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Upcoming Events
SEP

24

SUN
Choir Practice 9:00 a.m.
9:00 AM to 10:00 AM
Sunday School
10:00 AM
Classes for all ages. Preschool, children, teens, young adult and mature adults. There are 7 classes to choose from with small-group settings.
Sunday Morning Worship
11:00 AM
Traditional worship experience with dynamic preaching and blended music including Grace Choir and special ensembles
Prayer Group
4:30 PM
A study group on prayer and building confidence to pray in front of others. Also an intimate group that prays for others.
SEP

25

MON
No Name Gang
8:00 AM
Men's fellowship group meet for breakfast at Rusty's Diner (Pineview Drive) and then gather at the church to take on various projects at the church or in the community.
Prayer Shawl Ministry
10:00 AM to 12:00 PM
Meet in fellowship with one another as you learn to crochet or just work on a prayer shawl to share with someone in emotional or physical need.
Administrative Council Meeting
6:30 PM
Church council meets fourth Monday to discuss and determine the "business side" of the church's operation.
SEP

27

WED
Children and Youth Ministry
6:00 PM to 7:30 PM
Come and enjoy a meal before learning how to share God's word with others.
SEP

28

THU
Maids on Mission
12:00 PM
Help the church beautify and clean in order to enjoy a mission of cleanliness.
Bible Study
6:00 PM
Come and join us in learning more about Christ
OCT

01

SUN
Choir Practice 9:00 a.m.
9:00 AM to 10:00 AM
Sunday School
10:00 AM
Classes for all ages. Preschool, children, teens, young adult and mature adults. There are 7 classes to choose from with small-group settings.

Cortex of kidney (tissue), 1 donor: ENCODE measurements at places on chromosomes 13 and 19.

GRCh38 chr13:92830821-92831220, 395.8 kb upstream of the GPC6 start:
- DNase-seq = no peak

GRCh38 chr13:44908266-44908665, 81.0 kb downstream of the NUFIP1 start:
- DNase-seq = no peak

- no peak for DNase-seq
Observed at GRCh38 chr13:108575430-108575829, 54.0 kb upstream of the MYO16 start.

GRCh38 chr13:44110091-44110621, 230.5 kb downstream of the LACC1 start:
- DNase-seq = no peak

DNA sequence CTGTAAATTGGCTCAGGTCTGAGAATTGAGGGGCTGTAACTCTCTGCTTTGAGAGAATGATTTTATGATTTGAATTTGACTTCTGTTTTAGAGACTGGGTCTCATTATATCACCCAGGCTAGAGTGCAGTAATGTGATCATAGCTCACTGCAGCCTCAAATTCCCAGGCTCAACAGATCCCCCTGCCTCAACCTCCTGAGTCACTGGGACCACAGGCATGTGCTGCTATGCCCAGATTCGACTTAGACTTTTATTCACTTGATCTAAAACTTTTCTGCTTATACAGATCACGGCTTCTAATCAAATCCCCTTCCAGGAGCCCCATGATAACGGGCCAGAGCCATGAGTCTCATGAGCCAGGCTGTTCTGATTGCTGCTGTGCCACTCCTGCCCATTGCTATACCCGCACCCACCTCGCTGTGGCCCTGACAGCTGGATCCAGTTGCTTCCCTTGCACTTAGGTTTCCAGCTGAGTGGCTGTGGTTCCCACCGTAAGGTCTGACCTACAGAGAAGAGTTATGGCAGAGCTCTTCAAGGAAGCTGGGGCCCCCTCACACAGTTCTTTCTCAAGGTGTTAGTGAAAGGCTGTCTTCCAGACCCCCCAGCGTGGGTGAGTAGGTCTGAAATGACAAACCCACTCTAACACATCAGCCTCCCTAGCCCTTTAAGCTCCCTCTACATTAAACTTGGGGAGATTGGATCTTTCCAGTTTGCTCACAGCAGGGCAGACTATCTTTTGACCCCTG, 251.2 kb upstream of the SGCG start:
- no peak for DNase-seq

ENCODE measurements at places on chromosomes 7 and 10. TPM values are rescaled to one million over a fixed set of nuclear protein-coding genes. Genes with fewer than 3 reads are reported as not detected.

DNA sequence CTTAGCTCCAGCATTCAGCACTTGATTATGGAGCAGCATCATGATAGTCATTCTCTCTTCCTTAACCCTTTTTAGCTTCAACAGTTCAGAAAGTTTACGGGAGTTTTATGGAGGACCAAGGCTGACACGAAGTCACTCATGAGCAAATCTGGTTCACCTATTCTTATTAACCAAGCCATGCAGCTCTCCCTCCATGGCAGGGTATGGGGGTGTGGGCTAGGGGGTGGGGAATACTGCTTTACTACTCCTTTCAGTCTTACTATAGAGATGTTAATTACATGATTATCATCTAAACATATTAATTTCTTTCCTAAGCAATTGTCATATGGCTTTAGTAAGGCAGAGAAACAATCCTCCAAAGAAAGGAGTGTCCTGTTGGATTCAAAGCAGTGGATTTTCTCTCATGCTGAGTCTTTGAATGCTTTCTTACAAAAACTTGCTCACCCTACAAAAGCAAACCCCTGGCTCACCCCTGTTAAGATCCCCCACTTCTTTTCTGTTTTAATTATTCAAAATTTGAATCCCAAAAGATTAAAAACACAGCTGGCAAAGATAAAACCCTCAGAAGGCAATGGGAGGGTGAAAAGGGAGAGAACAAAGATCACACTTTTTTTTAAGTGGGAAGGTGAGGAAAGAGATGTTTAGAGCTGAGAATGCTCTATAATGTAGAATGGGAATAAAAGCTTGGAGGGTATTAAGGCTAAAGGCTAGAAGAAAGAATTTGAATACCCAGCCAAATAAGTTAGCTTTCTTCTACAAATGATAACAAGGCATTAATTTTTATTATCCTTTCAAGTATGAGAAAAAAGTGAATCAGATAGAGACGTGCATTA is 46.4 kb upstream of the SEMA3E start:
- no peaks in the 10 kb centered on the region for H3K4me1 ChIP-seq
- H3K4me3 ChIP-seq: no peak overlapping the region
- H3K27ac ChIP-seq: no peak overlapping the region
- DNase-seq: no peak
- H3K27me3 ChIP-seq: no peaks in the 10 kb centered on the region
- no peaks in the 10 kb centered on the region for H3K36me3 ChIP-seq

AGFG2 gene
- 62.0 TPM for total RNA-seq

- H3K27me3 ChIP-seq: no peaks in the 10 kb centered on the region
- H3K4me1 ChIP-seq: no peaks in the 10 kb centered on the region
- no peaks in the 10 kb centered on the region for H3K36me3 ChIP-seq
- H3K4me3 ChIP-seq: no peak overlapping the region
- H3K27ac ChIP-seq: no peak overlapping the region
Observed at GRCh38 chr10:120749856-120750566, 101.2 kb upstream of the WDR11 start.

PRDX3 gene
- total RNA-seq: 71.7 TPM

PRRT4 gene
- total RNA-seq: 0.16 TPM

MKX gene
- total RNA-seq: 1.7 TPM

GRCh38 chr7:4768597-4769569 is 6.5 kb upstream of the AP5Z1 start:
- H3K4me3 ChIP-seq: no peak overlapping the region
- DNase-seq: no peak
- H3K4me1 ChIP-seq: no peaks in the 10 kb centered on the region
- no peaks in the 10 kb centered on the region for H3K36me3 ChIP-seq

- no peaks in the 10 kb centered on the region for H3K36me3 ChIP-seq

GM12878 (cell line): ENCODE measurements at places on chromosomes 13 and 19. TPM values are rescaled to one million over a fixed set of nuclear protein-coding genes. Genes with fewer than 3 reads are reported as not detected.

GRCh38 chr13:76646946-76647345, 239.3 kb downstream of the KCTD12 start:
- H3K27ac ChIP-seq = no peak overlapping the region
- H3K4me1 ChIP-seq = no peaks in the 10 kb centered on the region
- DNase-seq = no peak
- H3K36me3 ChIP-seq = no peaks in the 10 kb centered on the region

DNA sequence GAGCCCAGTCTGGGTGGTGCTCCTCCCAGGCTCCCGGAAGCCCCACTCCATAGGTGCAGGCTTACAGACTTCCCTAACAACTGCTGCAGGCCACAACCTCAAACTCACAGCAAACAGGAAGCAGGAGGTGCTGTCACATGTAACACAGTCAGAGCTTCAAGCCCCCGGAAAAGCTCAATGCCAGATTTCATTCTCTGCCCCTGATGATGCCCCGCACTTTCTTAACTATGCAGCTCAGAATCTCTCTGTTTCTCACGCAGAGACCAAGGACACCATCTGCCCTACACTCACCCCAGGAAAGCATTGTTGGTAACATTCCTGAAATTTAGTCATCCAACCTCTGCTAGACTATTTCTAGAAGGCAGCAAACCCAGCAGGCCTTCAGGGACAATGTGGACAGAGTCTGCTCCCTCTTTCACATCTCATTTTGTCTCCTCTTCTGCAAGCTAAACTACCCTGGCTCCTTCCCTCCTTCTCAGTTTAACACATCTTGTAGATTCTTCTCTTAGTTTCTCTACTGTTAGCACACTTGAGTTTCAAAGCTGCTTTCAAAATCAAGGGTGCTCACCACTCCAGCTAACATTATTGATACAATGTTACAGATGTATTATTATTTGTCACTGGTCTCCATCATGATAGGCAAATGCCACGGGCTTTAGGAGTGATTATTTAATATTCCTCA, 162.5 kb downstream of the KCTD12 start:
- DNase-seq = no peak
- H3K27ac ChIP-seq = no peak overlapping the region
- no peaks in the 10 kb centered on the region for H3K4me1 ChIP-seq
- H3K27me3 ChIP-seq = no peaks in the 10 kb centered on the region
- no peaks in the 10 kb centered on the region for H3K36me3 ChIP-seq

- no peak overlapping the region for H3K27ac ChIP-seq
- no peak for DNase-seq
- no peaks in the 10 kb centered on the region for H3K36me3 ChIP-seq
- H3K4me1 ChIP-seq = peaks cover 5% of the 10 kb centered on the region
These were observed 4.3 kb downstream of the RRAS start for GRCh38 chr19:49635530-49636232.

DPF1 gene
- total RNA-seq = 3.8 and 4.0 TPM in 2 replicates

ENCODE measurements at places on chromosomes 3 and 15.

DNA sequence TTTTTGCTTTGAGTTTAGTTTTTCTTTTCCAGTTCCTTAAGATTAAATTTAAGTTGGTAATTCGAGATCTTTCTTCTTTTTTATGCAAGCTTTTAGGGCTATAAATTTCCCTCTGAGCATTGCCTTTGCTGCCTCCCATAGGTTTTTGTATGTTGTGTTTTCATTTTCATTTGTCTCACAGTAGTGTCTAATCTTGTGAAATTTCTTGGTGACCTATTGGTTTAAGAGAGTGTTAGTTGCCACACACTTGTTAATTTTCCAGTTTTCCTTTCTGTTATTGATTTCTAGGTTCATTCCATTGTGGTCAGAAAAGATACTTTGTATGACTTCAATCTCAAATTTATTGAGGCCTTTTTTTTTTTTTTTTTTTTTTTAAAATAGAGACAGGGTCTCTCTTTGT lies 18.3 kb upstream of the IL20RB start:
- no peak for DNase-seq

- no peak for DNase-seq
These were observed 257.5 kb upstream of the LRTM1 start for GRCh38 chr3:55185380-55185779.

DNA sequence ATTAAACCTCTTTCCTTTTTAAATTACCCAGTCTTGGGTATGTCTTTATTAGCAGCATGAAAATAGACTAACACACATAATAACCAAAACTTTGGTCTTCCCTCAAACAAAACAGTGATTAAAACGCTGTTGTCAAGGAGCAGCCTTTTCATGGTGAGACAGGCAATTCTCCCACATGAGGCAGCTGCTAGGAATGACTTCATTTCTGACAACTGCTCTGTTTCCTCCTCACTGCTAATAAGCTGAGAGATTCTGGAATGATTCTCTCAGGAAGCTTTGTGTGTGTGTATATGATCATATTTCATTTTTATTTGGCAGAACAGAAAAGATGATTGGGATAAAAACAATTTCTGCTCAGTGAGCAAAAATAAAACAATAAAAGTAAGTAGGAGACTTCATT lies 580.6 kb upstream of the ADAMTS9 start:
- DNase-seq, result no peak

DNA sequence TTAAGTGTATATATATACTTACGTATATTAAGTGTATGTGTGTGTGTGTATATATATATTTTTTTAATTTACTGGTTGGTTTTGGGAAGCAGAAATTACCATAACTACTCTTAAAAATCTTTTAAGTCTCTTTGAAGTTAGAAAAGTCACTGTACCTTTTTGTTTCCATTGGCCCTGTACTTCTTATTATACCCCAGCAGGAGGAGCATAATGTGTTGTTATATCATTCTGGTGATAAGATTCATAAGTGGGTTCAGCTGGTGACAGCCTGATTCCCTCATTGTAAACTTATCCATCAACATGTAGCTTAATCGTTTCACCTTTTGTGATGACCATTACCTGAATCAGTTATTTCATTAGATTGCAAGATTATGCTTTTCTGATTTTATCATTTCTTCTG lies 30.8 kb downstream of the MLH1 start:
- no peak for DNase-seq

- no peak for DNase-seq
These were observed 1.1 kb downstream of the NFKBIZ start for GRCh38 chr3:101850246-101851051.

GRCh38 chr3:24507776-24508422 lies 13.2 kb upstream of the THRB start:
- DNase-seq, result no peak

Sunday Morning Worship
11:00 AM
Traditional worship experience with dynamic preaching and blended music including Grace Choir and special ensembles
Prayer Group
4:30 PM
A study group on prayer and building confidence to pray in front of others. Also an intimate group that prays for others.
Weather
Lancaster, South Carolina

85°

85° 63°

Partly Cloudy

Feels Like: 87°
Humidity: 54%
Wind: 7 MPH
Sun

85 65
Mon

86 66
Tue

91 69
Powered By Dark Sky
The Experience Speaks for Itself - February 2007

February 2007

The Experience Speaks for Itself

Going to the beach has always been an extraordinary occasion for me.
My earliest memory of a family vacation was a trip with our next door neighbors to Panama City Beach. In those days before air conditioned cars, traveling in the wee hours of the morning was the thing to do. I went to sleep in my own bed, but I awakened nestled in blankets on my old baby bed mattress in the back of our neighbor’s station wagon. The two dads rotated the responsibility for driving.
The adults talked about deep sea fishing, seafood platters with frog legs and small towns with notorious speed traps. We younger ones dreamed of building sandcastles, riding the waves and collecting shells.
Today, we are accustomed to 70 miles per hour speed limits and interstate highways. But before those existed, it was a very long trip. Without fail, conversations on the lengthy return home always included tales of the fun we had and plans to do it again next year.
As I write this, I find myself once again enjoying the sheer delight of a day at the beach. This time, it only took a couple hours to make the trip. I was invited to welcome to South Carolina the annual gathering of the United Methodist directors of Connectional Ministries, meeting at Hilton Head Island.